In Uncategorized on 02/08/2021 at 19:01

Many individuals, sole proprietors all, conduct business under an assumed name. All, or almost all, States have filing or registration requirements (with a concomitant fee, of course) for registration of assumed business names, with lists of impermissible ones.

And all those assumed names are disregarded for income tax purposes, sole proprietors being treated as such, and multiple proprietors as partnerships.

But what happens when the sole proprietor (colloquially known as a “dba”, for “doing business as”) winds up in Tax Court?

It’s apparently a case of first impression, so Judge Patrick J (“Scholar Pat”) Urda decides it’s just like a single-member LLC, and service on the dba is service on the sole proprietor.

Here’s BM Construction, 2021 T. C. Memo. 13, filed 2/8/21. BM Construction is really Marius Bernotas, who apparently had some backup withholding problems with some subcontractors from whom he did not get TINs when he paid them.  I’m going to pass on the fact-specific issues like mailing of Letters 950-D and the effect of the Form 4669 Statement of Payments Received Marius later proffered.

I’m going to the question of how to treat BM Construction, which exists in name only, when it got the various IRS documents triggering the NITL at issue here.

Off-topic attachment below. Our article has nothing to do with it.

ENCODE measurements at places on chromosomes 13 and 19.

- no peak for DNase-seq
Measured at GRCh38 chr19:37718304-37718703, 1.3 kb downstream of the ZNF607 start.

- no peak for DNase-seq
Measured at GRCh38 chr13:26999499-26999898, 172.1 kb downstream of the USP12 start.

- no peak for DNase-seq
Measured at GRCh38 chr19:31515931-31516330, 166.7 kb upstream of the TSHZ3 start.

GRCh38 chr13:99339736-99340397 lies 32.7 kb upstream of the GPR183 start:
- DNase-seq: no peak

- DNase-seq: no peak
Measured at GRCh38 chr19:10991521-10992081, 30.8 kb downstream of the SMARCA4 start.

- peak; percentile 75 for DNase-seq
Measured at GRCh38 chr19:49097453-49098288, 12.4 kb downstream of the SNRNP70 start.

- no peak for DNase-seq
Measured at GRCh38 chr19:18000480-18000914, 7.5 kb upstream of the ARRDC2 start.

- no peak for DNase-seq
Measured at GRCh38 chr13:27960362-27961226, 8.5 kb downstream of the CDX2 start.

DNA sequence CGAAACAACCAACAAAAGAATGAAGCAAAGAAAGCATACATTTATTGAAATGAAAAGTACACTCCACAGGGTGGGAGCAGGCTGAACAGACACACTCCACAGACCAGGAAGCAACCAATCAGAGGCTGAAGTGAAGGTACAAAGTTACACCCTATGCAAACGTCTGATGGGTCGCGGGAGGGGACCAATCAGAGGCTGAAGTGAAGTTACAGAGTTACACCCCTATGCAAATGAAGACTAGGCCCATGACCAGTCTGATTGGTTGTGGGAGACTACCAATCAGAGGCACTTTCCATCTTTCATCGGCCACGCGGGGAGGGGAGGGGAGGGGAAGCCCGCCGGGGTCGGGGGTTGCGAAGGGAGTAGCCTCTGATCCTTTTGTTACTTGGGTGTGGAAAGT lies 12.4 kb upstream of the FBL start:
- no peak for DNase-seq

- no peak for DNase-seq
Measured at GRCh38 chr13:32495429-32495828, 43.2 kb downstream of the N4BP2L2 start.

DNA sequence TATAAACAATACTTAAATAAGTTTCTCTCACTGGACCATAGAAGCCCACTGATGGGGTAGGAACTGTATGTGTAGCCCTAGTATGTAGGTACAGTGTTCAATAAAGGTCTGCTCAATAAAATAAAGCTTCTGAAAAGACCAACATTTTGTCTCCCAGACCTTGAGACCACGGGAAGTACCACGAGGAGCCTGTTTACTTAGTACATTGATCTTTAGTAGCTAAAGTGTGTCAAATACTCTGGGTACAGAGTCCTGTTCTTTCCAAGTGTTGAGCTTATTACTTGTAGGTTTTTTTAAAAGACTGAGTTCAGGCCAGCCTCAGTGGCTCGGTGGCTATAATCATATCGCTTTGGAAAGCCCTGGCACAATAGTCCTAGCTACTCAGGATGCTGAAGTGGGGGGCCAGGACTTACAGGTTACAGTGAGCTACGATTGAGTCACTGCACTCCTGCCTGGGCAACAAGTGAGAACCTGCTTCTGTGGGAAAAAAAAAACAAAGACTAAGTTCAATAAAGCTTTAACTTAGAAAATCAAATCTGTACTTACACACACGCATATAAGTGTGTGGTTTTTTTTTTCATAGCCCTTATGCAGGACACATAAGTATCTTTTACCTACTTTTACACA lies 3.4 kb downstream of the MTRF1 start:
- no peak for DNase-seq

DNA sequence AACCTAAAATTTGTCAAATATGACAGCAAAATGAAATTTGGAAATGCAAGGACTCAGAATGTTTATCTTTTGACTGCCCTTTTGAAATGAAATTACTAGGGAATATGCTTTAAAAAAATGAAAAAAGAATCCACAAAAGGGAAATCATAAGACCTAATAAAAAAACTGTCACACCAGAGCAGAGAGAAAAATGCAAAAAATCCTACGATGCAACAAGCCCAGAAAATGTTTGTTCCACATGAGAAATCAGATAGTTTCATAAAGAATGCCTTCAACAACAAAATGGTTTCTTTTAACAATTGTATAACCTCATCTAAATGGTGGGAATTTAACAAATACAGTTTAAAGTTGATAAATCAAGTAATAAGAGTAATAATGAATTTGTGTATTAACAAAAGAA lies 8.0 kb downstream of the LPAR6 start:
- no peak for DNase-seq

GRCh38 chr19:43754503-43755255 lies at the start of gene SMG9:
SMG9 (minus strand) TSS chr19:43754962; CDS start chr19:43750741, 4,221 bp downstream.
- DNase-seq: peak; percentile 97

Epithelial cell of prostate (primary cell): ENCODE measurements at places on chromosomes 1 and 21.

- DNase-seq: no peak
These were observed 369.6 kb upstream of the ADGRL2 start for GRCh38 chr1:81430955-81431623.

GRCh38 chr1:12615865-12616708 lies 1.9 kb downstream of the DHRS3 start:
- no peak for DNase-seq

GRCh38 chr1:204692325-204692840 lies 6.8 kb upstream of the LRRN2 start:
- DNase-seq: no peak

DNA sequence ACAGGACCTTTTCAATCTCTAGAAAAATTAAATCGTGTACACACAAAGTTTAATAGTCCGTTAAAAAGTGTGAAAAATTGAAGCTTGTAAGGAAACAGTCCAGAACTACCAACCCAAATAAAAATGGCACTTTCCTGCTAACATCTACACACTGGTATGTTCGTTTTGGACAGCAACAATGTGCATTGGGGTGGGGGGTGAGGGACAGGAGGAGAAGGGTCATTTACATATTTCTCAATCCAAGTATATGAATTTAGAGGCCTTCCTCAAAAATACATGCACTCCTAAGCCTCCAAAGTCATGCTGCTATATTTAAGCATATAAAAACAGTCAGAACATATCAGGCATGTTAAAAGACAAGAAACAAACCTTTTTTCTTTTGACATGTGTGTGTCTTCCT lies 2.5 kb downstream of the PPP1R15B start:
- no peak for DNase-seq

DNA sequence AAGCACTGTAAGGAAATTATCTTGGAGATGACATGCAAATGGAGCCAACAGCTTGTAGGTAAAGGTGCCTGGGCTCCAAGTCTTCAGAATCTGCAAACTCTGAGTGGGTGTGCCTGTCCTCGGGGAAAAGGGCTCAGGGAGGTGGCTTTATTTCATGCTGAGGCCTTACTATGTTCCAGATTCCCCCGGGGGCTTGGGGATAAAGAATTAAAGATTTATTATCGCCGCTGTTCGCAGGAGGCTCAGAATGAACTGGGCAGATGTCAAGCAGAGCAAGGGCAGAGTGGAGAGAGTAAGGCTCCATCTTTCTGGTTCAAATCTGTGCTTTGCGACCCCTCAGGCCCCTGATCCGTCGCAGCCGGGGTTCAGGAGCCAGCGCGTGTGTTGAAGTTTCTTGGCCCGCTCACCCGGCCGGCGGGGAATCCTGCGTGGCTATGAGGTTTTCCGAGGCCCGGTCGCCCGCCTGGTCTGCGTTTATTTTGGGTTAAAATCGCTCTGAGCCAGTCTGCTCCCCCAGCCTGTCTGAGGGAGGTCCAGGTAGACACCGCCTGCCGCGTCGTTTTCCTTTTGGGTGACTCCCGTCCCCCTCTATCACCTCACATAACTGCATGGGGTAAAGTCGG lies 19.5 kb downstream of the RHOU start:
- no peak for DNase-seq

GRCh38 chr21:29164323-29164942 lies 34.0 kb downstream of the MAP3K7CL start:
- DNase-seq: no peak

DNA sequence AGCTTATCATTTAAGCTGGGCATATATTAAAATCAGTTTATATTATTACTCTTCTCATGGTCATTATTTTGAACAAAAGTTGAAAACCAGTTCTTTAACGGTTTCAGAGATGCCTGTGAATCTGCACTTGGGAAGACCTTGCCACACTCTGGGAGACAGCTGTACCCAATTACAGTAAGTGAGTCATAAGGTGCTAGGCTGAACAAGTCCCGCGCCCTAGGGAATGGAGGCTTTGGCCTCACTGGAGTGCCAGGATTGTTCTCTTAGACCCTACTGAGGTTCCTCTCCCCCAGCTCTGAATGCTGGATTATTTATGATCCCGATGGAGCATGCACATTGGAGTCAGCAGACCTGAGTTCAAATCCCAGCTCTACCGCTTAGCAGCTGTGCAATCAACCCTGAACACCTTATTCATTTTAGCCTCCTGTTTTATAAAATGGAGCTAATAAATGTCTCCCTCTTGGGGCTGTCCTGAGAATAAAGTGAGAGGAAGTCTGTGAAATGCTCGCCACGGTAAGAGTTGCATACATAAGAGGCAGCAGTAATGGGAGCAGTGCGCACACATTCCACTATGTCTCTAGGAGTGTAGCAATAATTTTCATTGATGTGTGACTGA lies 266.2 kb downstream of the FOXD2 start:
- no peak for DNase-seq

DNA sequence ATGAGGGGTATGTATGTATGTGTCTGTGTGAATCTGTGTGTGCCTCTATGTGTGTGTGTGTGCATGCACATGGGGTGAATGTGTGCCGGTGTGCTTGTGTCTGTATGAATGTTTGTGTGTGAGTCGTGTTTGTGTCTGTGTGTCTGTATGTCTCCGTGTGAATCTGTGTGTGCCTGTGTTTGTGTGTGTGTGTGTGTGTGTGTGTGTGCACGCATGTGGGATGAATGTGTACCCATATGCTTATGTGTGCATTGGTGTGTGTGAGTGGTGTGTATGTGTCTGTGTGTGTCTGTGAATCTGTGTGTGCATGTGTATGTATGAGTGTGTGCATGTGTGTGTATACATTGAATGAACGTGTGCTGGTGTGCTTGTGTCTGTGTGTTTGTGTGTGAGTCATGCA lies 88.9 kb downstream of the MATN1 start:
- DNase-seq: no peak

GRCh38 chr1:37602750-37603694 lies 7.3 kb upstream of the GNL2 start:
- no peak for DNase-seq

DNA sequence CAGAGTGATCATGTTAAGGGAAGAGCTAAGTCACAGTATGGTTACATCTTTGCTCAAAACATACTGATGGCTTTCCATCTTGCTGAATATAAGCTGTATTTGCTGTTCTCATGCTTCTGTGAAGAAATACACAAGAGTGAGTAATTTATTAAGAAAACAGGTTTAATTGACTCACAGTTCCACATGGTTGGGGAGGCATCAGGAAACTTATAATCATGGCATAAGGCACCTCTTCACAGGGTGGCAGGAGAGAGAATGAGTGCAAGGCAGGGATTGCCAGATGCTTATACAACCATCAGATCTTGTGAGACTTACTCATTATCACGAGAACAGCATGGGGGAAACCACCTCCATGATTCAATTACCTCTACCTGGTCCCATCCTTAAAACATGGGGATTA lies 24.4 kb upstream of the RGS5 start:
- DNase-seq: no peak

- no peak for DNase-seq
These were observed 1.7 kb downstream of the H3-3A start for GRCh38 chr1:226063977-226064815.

“The record establishes that the notice of determination was issued to Construction, a sole proprietorship, rather than to Mr. Bernotas, its owner. A sole proprietorship is generally disregarded as a separate entity from its owner for Federal tax purposes, sec. 301.7701-2(a), (c)(2)(i), Proced. & Admin. Regs., raising the question whether the notice here was valid….” 2021 T. C. Memo. 13, at pp. 8-9. (Citation and footnote omitted).

And this is a case of first impression at The Glasshouse on Second Street.

“Although we have not previously addressed this question with respect to sole proprietorships, we have done so regarding single-member LLCs disregarded for Federal tax purposes. We have explained that such LLCs and their members ‘are a single taxpayer * * * to whom notice is given’, …and that the issuance of a notice of determination to a disregarded LLC was a ‘harmless error’ where, inter alia, the member was adequately notified of the liabilities… or was not prejudiced by the IRS’ failure to treat the LLC as disregarded….

“Given that a sole proprietorship is an entity ‘in which a single individual owns all the assets, is liable for all debts, and operates in an individual capacity’ …we hold that the same rule obtains.” 2021 T. C. Memo. 13, at pp. 9-10. (Citations omitted).

So Tax Court has jurisdiction, Marius has his day in court, and loses.




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